It is one thing to discover the network asset, but IT needs deeper insight. Fortunately, Traverse also understands the fundamental attributes of each asset, including its capabilities, capacity, size, and other characteristics. It also has insight into the devices’ applications, such as active directory, DNS, databases, radius, application servers and mail.

All this information forms a complete and hierarchical topological map of the network and contained devices. This often includes your routers and switches, legacy bridges and hubs, and WAN connections such as ATM and frame relay gear. The map also defines the relationships and dependencies between all these items, and links these to the services they support.

Using the Traverse library, one can get detailed information about mapped devices, and metrics on how they should be operating.

While gathering all this data and keeping it up to date sounds like a lot of work, Traverse makes it a breeze. In fact, the network maps are based on auto-discovery and as such, continually auto-generate.

The VSA Approach

Kaseya VSA allows IT to conduct inventory and asset management and take actions on devices that are part of the inventory database. Automatic recurring network discovery and system audits keep the inventory up-to-date and accurate at all times. Using only a Web browser, you can quickly access the computer inventory information needed to see and manage the network efficiently from anywhere at any time.

VSA’s Network Audit & Inventory gives you the ability to meet these goals by grabbing every piece of useful data from your managed machines and offering you the visibility you need through comprehensive inventories.

With it, you can:

  •         Identify all installed software and application EXEs across all managed machines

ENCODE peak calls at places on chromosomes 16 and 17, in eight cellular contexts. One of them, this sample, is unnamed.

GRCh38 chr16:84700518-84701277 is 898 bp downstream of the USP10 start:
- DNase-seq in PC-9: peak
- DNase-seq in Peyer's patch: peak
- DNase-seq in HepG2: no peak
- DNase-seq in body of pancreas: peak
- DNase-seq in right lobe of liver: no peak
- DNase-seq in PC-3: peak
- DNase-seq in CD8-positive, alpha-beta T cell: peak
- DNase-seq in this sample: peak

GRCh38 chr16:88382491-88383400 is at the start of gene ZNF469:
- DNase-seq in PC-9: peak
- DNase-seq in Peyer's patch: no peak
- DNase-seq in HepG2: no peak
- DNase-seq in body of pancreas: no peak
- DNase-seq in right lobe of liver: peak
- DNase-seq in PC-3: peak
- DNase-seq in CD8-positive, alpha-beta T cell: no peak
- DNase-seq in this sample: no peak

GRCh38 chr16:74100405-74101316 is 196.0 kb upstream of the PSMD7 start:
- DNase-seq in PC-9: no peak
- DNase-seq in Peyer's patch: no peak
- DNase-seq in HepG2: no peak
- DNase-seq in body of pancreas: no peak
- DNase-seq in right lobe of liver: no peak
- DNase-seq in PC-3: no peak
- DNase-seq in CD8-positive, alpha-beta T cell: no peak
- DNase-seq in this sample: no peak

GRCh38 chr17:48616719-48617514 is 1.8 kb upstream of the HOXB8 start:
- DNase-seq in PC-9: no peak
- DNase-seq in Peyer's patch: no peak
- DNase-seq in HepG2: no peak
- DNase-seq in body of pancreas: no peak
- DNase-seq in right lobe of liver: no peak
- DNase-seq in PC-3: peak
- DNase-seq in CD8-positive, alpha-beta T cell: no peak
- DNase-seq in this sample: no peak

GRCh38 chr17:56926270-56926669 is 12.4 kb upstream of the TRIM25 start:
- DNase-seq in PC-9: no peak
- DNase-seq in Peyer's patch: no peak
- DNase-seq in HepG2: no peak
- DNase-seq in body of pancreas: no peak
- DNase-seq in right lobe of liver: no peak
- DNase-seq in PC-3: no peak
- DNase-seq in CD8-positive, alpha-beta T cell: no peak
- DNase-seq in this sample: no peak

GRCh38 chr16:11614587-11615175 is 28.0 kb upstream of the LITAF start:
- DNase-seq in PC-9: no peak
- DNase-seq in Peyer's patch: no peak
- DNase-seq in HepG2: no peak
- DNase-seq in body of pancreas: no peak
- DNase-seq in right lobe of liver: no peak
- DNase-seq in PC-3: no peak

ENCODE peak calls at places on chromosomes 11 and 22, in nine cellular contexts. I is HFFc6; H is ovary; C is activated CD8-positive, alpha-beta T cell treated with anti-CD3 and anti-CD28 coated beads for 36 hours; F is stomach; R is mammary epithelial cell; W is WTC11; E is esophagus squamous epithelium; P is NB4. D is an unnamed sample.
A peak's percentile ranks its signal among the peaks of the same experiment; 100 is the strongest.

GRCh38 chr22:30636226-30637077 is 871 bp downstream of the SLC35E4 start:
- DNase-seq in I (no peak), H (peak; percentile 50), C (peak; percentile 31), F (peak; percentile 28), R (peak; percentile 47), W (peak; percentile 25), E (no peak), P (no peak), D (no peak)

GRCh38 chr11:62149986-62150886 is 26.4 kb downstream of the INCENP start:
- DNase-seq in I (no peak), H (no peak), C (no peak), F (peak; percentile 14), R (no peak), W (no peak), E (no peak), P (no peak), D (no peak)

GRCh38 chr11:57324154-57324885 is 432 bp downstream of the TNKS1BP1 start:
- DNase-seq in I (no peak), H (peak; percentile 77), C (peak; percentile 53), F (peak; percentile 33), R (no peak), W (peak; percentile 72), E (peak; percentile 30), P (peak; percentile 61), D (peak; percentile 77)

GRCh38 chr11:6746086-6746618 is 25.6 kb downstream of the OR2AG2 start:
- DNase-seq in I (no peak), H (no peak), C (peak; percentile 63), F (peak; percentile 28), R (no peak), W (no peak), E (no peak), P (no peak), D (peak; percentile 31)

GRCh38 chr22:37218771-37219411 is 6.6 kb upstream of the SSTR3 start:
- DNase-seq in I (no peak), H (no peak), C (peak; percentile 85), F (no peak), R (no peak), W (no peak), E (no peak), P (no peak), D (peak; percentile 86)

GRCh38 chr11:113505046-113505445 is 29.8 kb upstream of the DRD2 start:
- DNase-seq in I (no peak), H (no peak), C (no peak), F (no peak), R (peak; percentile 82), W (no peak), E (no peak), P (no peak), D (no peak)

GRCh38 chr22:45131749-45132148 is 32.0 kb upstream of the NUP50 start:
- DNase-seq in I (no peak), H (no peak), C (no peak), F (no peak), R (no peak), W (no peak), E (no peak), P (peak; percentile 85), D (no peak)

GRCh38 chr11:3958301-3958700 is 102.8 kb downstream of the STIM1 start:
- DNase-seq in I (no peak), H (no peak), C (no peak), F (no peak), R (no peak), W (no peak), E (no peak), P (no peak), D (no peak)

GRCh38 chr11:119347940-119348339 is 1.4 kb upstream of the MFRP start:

•         Identify the different versions and licenses of software deployed across your network
  •         Identify user-defined shares across all managed machines
  •         Close data security holes and ensure compliance
  •         Examine hardware policy issues
  •         Inventory computers without interrupting the user
  •         Pinpoint failures by manufacturer and model

You can also…

  •         Get a consolidated view of computer hardware profiles and installed software across your network
  •         Reconcile deployed software licenses with purchased licenses
  •         Know what versions of required software are installed across your entire network
  •         Provide a detailed list of hardware assets and installed software including those for compliance audits
  •         Know what software is installed on remote out-of-band systems

Learn more about network audits here, and audits and inventories here.

 

dougbarney

Doug Barney was the founding editor of Redmond Magazine, Redmond Channel Partner, Redmond Developer News and Virtualization Review. Doug also served as Executive Editor of Network World, Editor in Chief of AmigaWorld, and Editor in Chief of Network Computing.

Leave a Reply

Your email address will not be published. Required fields are marked *